If you’ve spent any time on Tijuana’s Avenida La Revolución, you’ve probably noticed the giant Moorish-style building that resides between 7th and 8th streets with the giant red neon “JAI ALAI” sign on the front. Rich with history, this building, known locally as “El Palacio,” once housed the lively sport of Jai Alai.
About Jai Alai
Jai alai is considered one of the fastest and most dangerous sports in existence. It’s also called Basque Ball because it originated as a handball game over four centuries ago in the Basque area of Spain’s Pyrenees Mountains. It was a game played on Sundays and holidays, so when the sport was exported to Cuba in 1900, the Western Hemisphere name for the game became jai alai meaning “merry festival” in Basque. In Spain, the game is known as cesta punta.
The game is played with two opposing players or of two teams consisting of two players each, on a court. The pelota (ball) is made of hand-wound rubber covered by leather and is slightly smaller than a baseball and harder and heavier than a golf ball. It’s thrown at speeds of over 150 miles per hour. A cesta (basket) is strapped to the players arm and is used to cradle and throw the ball at a granite wall. The opposing player must catch and return the ball in one fluid motion or the other player gets a point. Most games are played with “spectacular seven” scoring where the first player/team to reach seven points wins. The game is usually played in a round-robin rotation with eight teams/players participating. The arena that houses the courts is called a frontón.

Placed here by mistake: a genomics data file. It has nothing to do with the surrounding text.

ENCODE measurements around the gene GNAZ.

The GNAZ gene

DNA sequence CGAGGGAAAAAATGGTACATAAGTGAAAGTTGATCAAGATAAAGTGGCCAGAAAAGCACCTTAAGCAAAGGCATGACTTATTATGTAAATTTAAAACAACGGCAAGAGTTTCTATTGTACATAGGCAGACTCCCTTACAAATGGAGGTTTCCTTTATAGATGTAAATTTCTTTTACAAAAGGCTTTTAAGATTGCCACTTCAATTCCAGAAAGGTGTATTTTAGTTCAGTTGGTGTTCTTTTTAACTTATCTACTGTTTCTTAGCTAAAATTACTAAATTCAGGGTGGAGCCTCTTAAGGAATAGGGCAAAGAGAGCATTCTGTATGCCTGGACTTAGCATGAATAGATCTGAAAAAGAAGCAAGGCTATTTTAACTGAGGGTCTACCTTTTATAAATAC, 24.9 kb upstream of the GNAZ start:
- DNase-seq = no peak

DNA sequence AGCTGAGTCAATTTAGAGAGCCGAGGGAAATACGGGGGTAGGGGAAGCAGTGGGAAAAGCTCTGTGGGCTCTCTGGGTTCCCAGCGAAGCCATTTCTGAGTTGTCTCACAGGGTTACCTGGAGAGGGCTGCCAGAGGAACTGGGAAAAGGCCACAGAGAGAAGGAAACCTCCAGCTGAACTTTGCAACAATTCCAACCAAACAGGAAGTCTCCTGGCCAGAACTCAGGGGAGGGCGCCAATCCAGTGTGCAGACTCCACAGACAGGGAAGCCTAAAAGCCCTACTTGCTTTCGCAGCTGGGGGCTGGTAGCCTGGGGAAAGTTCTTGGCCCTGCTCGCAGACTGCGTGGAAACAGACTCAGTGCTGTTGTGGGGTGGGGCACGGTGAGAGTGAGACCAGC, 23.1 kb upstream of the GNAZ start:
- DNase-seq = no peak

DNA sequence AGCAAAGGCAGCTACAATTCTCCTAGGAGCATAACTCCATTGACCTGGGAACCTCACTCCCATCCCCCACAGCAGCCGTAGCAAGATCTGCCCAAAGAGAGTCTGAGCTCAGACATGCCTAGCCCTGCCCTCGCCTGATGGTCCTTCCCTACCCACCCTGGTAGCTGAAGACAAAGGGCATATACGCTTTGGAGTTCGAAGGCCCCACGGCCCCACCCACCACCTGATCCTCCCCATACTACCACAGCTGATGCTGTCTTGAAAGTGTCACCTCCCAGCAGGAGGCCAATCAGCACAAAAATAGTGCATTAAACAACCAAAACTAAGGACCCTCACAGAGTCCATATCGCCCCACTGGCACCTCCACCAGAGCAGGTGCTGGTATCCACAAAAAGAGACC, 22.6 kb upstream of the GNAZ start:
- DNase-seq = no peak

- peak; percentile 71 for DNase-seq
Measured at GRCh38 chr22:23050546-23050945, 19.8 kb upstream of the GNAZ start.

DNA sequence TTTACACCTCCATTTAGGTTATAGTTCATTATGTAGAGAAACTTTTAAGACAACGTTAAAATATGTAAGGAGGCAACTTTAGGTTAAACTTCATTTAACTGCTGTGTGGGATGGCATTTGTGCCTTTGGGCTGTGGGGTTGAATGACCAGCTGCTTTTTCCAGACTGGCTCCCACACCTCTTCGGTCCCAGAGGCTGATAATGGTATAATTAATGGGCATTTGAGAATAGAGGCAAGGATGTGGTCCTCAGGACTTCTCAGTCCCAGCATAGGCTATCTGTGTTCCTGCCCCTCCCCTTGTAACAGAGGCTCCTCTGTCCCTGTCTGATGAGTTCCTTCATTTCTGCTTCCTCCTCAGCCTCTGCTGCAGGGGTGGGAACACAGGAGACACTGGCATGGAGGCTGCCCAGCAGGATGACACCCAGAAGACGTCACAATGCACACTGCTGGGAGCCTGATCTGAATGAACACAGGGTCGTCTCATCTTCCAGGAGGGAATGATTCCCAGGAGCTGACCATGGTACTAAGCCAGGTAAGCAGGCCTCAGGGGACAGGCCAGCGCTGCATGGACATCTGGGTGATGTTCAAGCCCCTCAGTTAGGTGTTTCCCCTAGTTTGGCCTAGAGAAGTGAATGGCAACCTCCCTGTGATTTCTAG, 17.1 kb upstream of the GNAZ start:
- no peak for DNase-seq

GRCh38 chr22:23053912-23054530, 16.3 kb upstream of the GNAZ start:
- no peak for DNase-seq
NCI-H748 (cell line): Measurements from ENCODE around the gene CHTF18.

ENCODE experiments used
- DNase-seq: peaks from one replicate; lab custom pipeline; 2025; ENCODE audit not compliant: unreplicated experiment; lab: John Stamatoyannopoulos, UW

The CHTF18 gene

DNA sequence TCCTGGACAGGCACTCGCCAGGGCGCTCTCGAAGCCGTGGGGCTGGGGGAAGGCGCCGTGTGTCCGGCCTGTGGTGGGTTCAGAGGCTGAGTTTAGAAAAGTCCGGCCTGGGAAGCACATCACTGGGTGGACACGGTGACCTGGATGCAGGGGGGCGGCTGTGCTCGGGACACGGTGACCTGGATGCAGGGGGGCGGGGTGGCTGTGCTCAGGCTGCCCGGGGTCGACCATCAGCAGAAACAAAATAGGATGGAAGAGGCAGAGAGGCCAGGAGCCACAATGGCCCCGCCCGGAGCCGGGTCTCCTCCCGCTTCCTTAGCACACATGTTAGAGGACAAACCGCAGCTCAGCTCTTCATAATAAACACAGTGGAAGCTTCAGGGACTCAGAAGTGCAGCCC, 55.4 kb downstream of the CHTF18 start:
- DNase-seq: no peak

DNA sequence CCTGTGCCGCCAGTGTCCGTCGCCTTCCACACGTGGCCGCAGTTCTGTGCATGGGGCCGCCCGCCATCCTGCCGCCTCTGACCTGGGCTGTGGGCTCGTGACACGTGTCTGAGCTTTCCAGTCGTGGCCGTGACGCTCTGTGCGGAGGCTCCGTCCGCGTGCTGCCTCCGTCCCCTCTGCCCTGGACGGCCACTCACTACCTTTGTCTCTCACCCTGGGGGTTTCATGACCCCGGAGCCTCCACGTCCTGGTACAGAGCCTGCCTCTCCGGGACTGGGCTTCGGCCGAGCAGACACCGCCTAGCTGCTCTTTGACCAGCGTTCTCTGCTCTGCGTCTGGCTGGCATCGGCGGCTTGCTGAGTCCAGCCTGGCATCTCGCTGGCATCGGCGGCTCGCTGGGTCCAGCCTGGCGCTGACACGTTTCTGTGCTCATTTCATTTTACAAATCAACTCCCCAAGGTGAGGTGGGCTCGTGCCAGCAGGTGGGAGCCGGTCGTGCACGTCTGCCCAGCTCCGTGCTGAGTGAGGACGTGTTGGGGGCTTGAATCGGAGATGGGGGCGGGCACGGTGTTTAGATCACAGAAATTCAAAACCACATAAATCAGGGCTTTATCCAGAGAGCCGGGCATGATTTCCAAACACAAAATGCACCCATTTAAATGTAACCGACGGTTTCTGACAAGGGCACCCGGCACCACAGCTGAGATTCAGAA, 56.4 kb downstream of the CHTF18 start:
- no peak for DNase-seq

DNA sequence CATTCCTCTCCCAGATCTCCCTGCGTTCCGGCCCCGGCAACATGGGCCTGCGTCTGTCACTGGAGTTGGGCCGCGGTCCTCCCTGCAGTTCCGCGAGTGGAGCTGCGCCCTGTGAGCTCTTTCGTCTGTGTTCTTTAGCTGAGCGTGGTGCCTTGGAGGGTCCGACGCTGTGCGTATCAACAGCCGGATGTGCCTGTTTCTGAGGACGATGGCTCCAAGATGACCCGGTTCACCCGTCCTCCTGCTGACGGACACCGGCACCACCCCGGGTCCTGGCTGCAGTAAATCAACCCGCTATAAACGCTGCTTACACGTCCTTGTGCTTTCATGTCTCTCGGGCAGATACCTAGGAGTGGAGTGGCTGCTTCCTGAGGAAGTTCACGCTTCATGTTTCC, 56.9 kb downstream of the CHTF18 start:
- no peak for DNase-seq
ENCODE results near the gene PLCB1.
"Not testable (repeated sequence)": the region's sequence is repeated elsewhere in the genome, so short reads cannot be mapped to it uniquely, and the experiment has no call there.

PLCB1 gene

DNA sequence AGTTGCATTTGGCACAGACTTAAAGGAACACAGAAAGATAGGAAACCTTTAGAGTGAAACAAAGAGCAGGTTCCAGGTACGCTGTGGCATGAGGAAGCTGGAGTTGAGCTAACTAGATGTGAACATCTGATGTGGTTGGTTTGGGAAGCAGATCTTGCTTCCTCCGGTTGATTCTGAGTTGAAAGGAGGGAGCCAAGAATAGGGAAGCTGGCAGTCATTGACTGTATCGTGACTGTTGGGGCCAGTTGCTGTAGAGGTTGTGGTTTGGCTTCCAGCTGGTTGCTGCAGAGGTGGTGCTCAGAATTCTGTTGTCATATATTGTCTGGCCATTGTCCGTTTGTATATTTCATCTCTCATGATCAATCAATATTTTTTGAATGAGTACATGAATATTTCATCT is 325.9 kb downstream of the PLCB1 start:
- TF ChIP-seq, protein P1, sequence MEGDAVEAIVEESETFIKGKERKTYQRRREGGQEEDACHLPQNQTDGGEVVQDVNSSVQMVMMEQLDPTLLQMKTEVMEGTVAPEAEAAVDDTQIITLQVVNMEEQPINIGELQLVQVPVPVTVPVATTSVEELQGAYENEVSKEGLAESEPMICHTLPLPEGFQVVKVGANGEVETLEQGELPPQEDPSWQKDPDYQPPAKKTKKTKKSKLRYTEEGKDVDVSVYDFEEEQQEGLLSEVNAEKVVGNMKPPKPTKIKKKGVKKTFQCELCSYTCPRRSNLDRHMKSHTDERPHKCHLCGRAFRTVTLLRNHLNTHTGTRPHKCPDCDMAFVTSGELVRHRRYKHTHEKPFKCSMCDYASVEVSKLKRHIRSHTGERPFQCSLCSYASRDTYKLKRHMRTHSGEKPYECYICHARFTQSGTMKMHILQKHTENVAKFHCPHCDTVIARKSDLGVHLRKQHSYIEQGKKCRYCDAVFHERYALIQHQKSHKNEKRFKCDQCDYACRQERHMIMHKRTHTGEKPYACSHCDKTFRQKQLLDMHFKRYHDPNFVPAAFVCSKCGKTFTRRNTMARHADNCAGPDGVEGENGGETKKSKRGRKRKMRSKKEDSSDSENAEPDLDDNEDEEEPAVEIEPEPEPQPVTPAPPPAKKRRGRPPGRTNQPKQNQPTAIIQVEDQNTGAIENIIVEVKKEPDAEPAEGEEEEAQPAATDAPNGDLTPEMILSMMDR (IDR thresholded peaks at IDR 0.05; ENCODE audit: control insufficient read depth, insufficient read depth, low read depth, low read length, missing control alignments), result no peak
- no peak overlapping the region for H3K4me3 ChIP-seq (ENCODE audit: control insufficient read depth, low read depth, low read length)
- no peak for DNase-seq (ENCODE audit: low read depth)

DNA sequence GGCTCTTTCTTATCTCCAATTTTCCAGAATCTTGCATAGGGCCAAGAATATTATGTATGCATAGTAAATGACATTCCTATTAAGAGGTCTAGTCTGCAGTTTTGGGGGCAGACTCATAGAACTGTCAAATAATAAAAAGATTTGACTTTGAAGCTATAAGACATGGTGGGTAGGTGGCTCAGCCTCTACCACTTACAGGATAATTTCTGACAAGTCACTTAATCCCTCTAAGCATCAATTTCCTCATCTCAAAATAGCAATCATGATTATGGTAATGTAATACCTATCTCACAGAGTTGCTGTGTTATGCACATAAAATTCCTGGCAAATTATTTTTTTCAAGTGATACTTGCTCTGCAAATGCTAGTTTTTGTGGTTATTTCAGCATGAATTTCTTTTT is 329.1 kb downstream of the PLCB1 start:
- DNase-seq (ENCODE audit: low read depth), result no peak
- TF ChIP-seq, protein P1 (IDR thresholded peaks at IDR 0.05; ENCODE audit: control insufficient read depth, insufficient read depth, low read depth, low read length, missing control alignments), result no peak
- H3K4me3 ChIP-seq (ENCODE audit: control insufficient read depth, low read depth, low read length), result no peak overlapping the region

Tijuana’s Jai Alai Palace
Jai alai spread quickly in the early 1900s to Hispanic speaking countries and the Phillippines as well as parts of the U.S. such as Florida where it became a popular sport for gambling. Construction for Tijuana’s jai alai palace started in 1926, but the depression and then WWII delayed the process. The building was finally completed and inaugurated in 1947. The jai alai palace in Tijuana was the premier destination for the sport in the American Southwest and the game drew audiences from both sides of the border.
By the 1980s interest in the sport faded. Coupled with player strikes and poor attendance, El Palacio was finally forced to close in 2002. After some renovations, the building was reopened in 2005 as a concert venue known as “El Foro.” The building still retains its famous façade and red neon signage, as well as a statue in front of a jai alai player, which all pay homage to the building’s historic past.